Podcast in English
Text size
Bulgarian National Radio © 2023 All Rights Reserved

Spike in scarlet fever and chickenpox in Bulgaria

Todor Kantardzhiev: Flu will be gone in two weeks' time

Photo: BGNES

"Something's happening!"

Under these laconic words on Facebook, Diyan Stamatov, principal of the capital's 119th Primary School "Academician Mikhail Arnaudov", writes: 200 sick (13% of all students); 2 children with scarlet fever (2 classes under observation); 15 children with chicken pox (10 classes under observation); 17 teachers who are sick.

These seemingly alarming figures from one of the best schools in Sofia are also confirmed by the words of Professor Todor Kantardzhiev - health advisor to Sofia Municipality - that scarlet fever cases are 60 times more than in the same period last year.

"Primary school pupils are the most affected," says the school principal, "We have a very mixed picture. It's hard to say whether it's just flu or a combination of other illnesses. We have three colleagues who are ill with Covid-19 and the rest have flu-like symptoms."

Is the increased number of people who have fallen ill a cause for concern, answers GP Dr Stanislava Kraiselska.

"Yes, there is an increased incidence of scarlet fever and chickenpox, but things are not that dramatic. In terms of scarlet fever, the readings are skewed as very often a parent will self-prescribe a throat swab to their child without a clinically evident diagnosis. Thus streptococcus pyogenes, which is the causative agent of not just scarlet fever, but other diseases as well, is isolated, and the school nurse says, "'Quick, they need to write a scarlet fever report.' This is why I believe that some of the information is not correct, although I don't deny that there is an increase."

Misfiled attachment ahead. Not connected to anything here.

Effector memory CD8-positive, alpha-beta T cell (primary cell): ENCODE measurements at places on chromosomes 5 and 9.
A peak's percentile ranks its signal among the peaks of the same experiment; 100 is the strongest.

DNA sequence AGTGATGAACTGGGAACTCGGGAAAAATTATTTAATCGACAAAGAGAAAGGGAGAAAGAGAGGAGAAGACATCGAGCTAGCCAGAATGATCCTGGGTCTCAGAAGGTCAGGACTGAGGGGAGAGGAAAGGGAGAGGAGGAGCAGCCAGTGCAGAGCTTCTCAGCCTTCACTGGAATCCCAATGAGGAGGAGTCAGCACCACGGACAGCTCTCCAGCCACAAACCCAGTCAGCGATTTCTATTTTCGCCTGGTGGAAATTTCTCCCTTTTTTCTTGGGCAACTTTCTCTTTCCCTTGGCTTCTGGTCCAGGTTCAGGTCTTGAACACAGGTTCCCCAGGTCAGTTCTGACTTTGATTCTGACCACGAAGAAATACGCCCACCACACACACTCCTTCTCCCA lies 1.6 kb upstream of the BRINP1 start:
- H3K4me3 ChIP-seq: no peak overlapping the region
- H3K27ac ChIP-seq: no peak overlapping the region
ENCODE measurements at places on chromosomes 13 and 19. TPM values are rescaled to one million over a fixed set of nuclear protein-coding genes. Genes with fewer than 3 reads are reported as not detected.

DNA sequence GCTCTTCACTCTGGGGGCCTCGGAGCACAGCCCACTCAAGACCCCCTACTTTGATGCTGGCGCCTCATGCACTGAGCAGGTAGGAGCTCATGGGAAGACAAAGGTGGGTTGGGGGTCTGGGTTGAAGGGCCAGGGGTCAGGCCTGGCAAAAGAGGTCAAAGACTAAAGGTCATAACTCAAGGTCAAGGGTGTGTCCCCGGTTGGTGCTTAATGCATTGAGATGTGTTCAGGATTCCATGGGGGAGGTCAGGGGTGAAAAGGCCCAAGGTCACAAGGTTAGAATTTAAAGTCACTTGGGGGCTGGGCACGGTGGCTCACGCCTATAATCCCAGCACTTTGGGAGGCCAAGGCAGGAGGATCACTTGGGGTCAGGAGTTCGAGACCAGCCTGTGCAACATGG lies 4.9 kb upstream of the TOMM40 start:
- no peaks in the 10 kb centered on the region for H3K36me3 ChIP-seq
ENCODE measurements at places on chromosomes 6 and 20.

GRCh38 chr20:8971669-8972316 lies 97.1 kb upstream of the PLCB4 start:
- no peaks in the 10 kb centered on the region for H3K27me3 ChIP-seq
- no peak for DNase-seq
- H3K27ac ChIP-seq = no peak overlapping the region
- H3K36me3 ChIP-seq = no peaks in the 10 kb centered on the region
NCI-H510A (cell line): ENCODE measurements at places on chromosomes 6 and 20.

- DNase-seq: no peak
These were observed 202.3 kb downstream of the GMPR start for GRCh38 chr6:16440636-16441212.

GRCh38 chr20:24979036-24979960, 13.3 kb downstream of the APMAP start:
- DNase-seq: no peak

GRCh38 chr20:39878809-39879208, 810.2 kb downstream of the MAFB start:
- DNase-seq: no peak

Virologist Professor Todor Kantardzhiev takes a similar position: 'Not every streptococcus found in a child's nose or throat should be declared as scarlet fever. I advise doctors to refer to textbooks and remember what they say about this disease." According to him, one of the reasons for the increased cases of scarlet fever is the emergence of many viral infections after the coronavirus outbreak, which have weakened the immunity of both children and adults.

Prof. Todor Kantardzhiev

"Another thing that is very dangerous is that in recent years antibiotic policy has been severely neglected, in particular training on the correct and balanced use of antibiotics - continues Prof. Kantardzhiev - The causative agent of scarlet fever is very sensitive to the old penicillin-based antibiotics, and when the right dose is given, symptoms start to subside after the 12th hour."

And because children between the ages of 3 and 6, as well as those in the first grades of school, are most affected, the specialist advises that they be screened with rapid tests to reduce the number of infected.Diyan Stamatov

"I'm a little skeptical about the idea because every school already